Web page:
Budapest, January 31 (MTI) – Politicians taking part in a roundtable on domestic violence called for Hungary’s ratification of the Istanbul Convention on preventing domestic abuse and combatting violence against women on Tuesday.
The roundtable, organised by the For a Liberal Hungary Foundation (ALMA) of the opposition Liberal Party, was attended by representatives of the opposition LMP and Együtt parties, Jobbik and the Socialist Party. The ruling parties did not take part in the discussion.
Anett Bősz of the Liberals said the aim of the roundtable was to search for solutions to bolster the effectiveness of institutions designed to support the victims of domestic violence. Among these, she highlighted the issuance and oversight of restraining orders, as an institution that needed to be strengthened. The justice system is also ineffective in prosecuting domestic abusers, she said, criticising the system for treating violence against women and children as separate issues.
Bősz also criticised the ruling parties for refusing to participate in talks on combatting domestic abuse.
Zsuzsanna Szelényi called on the government to ratify the Istanbul Convention containing protocols on domestic violence prevention, increasing social awareness of the issue, penalising domestic abusers and protecting abuse victims.
LMP co-leader Bernadett Szél said the ruling Fidesz-KDNP alliance “is having a harder and harder time explaining” why they did not want to ratify the convention. She called on those speaking out against domestic abuse to build enough public support for the convention so that the government would have no other choice but to ratify it.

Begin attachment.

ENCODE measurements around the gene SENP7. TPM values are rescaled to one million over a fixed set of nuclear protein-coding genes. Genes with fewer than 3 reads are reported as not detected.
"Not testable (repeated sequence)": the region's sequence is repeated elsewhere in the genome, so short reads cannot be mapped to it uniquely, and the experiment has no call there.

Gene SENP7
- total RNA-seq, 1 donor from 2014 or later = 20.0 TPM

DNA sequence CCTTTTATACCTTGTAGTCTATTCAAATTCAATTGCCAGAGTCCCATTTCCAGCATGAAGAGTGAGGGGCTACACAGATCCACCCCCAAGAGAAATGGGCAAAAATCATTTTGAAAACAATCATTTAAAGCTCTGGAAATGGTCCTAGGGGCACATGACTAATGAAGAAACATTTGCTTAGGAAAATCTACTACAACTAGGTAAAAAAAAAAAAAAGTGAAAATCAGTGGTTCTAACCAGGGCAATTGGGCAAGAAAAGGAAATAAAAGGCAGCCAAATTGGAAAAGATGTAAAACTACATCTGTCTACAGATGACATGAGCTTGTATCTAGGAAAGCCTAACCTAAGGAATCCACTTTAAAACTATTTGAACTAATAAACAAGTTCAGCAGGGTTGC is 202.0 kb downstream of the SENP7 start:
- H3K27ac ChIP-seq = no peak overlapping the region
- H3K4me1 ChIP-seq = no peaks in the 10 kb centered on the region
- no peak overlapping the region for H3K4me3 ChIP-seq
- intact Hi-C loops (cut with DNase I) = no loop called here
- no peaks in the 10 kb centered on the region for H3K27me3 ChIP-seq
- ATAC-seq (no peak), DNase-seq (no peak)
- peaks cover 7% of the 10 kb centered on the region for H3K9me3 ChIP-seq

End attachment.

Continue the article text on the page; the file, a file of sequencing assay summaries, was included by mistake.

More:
Ildikó Borbély Bangó of the Socialists said Hungarian society was “at least as hypocritical” on the topic of domestic violence as the government. She urged the government to implement the Istanbul Convention “no matter how much it may cost”.
Jobbik lawmaker Sebestyén Vágó highlighted the importance of protecting and appreciating those who report domestic violence and child protection workers. He proposed that failure to report cases of domestic violence should be punished under the penal code.
Commenting on the event, ruling Fidesz said it was immigration itself and “pro-immigration parties” that posed “the biggest threat” to women in Europe. “The number of violent crimes against women and children has increased dramatically wherever migrants have appeared,” Balázs Hidvéghi, the party’s communications director, said. The same parties that “spend time worrying about women in words at a roundtable were jointly responsible for blocking in parliament a constitutional amendment proposal prohibiting the settlement of migrants in Hungary,” Hidvéghi said.
Read more details about Istanbul Convention HERE.